Pihu movie: Review, cast, director

Film: Pihu

Cast: Myra Vishwakarma, Prema Vishwakarma

Director: Vinod Kapri

Rating: * * *

This Siddharth Roy Kapur and Ronnie Screwalla bankrolled small budget thriller has its heart in the right place even if it doesn’t seem a very ‘sound’ proposition to make. A rather precocious 2-year-old, Pihu (Myra Vishwakarma) wakes up in her bed and finds her mother lying beside her, ‘dead’ to the world. Her Dad has already left for Kolkata and will be back only by the end of the day. It’s a scary proposition for any child and even scarier for the viewer because the house is a royal mess with celebratory festoons and presents strewn all across the well-appointed, duplex apartment situated high-up in a high rise society. The balcony door is not locked and neither is there a grill for protection, the gas gauge is not turned-off for protection, the iron has been left on and the hot water geyser is also on while water is shown running all through the day. Now, what does that say about the couple anointed as parents to this lovely defenceless child?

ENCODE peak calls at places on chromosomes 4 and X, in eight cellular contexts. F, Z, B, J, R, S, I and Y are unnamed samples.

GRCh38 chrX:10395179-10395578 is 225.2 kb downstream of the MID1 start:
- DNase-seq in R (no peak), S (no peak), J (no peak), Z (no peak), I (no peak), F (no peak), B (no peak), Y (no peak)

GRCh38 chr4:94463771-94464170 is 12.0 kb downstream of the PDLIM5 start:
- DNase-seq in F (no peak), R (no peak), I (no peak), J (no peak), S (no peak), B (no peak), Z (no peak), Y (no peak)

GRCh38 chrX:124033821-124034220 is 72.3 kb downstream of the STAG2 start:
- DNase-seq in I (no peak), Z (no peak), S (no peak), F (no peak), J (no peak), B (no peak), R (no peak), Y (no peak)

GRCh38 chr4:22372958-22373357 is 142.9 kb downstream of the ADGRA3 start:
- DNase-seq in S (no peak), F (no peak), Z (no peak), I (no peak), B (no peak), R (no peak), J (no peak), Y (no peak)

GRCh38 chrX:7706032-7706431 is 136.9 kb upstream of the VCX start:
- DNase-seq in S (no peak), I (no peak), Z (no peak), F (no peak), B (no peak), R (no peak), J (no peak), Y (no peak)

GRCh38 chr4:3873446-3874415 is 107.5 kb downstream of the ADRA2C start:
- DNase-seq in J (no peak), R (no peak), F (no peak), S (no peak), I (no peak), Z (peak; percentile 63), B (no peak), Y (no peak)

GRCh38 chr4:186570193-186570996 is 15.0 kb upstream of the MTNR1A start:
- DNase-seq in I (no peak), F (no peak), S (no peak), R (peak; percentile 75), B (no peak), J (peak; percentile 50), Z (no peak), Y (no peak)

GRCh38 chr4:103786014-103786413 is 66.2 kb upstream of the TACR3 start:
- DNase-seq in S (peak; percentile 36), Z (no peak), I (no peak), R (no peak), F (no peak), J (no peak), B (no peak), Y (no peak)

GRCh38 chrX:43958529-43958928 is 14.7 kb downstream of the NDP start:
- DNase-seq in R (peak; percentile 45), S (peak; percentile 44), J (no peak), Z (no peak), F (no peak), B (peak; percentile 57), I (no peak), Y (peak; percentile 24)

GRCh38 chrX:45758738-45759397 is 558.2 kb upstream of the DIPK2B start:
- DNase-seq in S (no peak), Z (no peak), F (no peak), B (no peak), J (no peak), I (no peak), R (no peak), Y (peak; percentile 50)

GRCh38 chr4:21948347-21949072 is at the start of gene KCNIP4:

It’s basically ‘Trapped’ in a ‘Home Alone’ construct and it’s rather scary even though not gripping enough to blot out the doubts. The handheld digicam follows the little girl around as she plays out her day-long efforts at ‘survival.’ Kapri adds on the risks without thinking much about the challenges they throw up. The parents are said to have been exhausted after late-night revelry, followed by an all-night fracas leading to the mother having an extra dose of pills in a fit of spite and the father rushing off to Kolkata without turning off the iron.

By showing the parents as irresponsible and careless, Kapri, even while garnering empathy for the child, renders the filmed experience as contrived and judgemental. Kapri’s concept is derived from a real-life incident no doubt, but I daresay the child in real life would not have experienced such a near-calamitous series of incidents as shown here. This sort of scare-mongering might have been more believable if Kapri had made the screenplay more inventive – with the adult characters doing more to redeem themselves, and relied less on the two-year-old’s largely implausible spirit of adventure. Even so, there are a large bouquet of heart-stopping moments woven into the narrative, to give the thrill seeker a fair amount of joy!

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